Examples of slash effects for different loaf shapes

The table below lists some bread types which generally produce better results if the dough is slashed before baking along with a good shape pattern to use for the best expansion:

Bread typeBest pattern
Tin loaf (any flour type)One large slash lengthways
down the loaf
Cob shaped loaf/Pain de champagne
(or any round loaf)
4 or 5 straight or slanted lines,
a # shape or a cross will all work
Bloomer loafStraight or slanted lines across
the shorter side around 1 inch apart
down the length of the loaf
BaguetteSlanted lines a few inches apart down
the length of the loaf
SourdoughAny pattern you’d use on a yeast
bread in the same shape –
good for something more elaborate
such as ears of wheat
Soda breadA traditional cross shape on a
round loaf
Crusty dinner rollOne slash down the length of
the roll
Small oval-shaped loavesOne slash off centre and at an angle
down the length of the loaf or 4 or 5
lines down the loaf on an angle or

Bread Types Which Don’t Need to Be Scored

Scoring or slashing bread dough doesn’t work with every bread type, here are a few examples of bread which traditionally isn’t scored and those which wouldn’t really work:

  • Any kind of flatbread or pizza dough (for obvious reasons)
  • Ciabatta loaves and rolls – traditionally have a smooth top
  • Focaccia – traditionally has dips or holes to retain toppings rather than slashes
  • Bread rolls for burger or sandwich rolls – work best with a smooth top
  • Brioche bread or rolls – have a smooth glossy looking top

If you’re looking to make bread for sandwiches with a square-ish top you don’t need to slash the dough, many wholemeal loaves have a smooth plain top. It’s really down to the end result you’re looking for.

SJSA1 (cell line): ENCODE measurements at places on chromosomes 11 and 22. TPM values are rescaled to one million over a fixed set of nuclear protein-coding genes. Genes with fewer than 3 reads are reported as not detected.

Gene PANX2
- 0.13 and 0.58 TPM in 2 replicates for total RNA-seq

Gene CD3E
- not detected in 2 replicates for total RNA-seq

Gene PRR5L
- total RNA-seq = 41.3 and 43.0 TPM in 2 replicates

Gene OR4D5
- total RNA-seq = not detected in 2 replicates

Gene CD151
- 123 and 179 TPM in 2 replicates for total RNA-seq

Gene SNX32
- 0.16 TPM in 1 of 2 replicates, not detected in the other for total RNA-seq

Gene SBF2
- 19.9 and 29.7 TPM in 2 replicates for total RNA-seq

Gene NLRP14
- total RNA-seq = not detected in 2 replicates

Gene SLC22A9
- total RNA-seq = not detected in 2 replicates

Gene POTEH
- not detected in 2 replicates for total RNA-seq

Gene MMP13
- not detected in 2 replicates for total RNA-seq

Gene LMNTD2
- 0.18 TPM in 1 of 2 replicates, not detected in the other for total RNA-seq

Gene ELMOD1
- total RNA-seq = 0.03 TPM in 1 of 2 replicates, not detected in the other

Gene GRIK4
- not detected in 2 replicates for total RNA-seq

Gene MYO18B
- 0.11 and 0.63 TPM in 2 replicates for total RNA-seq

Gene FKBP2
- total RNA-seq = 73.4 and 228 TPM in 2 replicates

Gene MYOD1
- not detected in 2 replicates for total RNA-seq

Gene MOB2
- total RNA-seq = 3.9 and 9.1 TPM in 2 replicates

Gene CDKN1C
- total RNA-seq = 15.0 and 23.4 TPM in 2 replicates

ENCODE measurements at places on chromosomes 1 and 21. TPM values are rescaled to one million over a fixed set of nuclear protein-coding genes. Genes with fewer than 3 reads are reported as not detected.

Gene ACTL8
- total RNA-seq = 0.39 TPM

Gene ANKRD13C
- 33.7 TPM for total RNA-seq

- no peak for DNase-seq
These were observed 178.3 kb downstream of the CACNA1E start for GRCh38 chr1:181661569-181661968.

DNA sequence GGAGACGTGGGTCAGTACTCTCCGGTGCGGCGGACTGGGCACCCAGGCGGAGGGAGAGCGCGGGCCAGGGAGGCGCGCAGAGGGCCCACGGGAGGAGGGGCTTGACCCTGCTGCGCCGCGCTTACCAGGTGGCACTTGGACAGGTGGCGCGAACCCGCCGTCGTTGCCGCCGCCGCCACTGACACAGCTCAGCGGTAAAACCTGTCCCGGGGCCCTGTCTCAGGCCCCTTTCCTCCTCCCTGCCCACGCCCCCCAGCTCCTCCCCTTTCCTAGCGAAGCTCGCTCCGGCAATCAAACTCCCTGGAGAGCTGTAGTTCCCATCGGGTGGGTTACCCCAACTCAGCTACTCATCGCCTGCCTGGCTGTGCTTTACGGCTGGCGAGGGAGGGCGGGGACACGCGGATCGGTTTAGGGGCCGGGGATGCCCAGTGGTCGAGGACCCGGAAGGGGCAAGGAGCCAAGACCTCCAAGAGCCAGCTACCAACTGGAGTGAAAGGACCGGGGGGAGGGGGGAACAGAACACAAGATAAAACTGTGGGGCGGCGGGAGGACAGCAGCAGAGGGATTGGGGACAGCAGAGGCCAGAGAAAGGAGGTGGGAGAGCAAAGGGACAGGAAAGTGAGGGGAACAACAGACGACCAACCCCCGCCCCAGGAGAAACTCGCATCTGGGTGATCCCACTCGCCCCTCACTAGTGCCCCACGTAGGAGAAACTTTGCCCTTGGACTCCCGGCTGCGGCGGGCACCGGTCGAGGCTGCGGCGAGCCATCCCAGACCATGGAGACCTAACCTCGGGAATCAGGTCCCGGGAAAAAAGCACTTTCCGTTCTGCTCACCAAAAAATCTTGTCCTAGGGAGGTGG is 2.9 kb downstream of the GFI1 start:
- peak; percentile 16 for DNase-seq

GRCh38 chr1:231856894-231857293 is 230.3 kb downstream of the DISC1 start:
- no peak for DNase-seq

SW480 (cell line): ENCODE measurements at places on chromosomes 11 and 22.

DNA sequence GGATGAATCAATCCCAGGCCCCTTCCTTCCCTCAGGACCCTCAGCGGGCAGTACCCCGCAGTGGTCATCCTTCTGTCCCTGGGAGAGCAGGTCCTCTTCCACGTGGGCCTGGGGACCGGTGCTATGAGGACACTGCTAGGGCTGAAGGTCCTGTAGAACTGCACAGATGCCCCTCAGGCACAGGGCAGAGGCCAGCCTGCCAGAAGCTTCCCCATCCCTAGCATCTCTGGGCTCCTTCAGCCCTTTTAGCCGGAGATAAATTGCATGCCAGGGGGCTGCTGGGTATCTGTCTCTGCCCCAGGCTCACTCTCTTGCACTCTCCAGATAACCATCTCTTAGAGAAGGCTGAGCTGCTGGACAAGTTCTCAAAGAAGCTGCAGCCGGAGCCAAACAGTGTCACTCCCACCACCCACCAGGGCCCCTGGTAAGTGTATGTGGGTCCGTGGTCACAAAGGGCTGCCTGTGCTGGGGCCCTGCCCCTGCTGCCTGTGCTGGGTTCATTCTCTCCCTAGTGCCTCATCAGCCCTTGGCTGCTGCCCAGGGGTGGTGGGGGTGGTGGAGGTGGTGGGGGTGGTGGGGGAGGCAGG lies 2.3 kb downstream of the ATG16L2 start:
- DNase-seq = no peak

TIP: Not sure if you have all the necessary bread baking equipment at home? Check out my recommended picks below (Amazon links):

Using Flour to Create Pattens on Bread

Another way to create patterned effects on bread is by using flour, you can make the following effects in conjunction with scoring for really pretty looking bread:

  • Gently rub flour all over the top of the dough before scoring, this way the scored area of the crust will be a different colour.
  • Sprinkle flour over the loaf after scoring so that some collects in the scored areas
  • Use flour with stencils to create patterns such as wheat on top of the bread along – can be used as well as scoring.

Take care when using flour because it can burn when it’s baked if the oven is very hot or you’re looking to produce a very dark crust.

More Bread Dough Scoring or Slashing FAQ’s

What to do if bread deflates when you score it

When you slash or score bread dough there can be a slight deflation, especially if the dough has been proving for some time or large air bubbles have formed on the top.

If the dough does deflate a bit and there is still life in the yeast, leave it to prove for another 10 or 15 minutes to improve the strength before baking the bread in the oven.

How deep should you score or slash dough?

In general, a slash in bread dough should be around 1/2 cm deep. For slashes down the middle of a loaf or across a bloomer, a deeper cut works well whereas a shallower score works well for patterns such as wheat or flowers. Any cuts into the dough will expand as the dough bakes in the oven.

You might also like…

I hope this post has helped you to understand more about slashing dough and when to do it. You might also find the following posts helpful as creating steam and a moist dough work well with scored dough:

What does steam in the oven do for bread dough

Spraying water on bread dough before baking

Rachel Jones

Hi, I’m Rachel Jones, I’ve been baking bread for nearly 20 years now, and I’m excited to share my baking tricks with you at Loafy Bread. In the past, I baked on a professional level, but I no longer do that, because it’s physically exhausting! I still bake and cook all the time for my family and friends and to create new recipes for this site. Bread is in my genes, I was brought up on homemade bread and most of my close family are keen bakers, so my baking skills just happened naturally and have developed over time. Find more from Rachel Jones at where she helps visitors with food weights for cooking and calorie counting.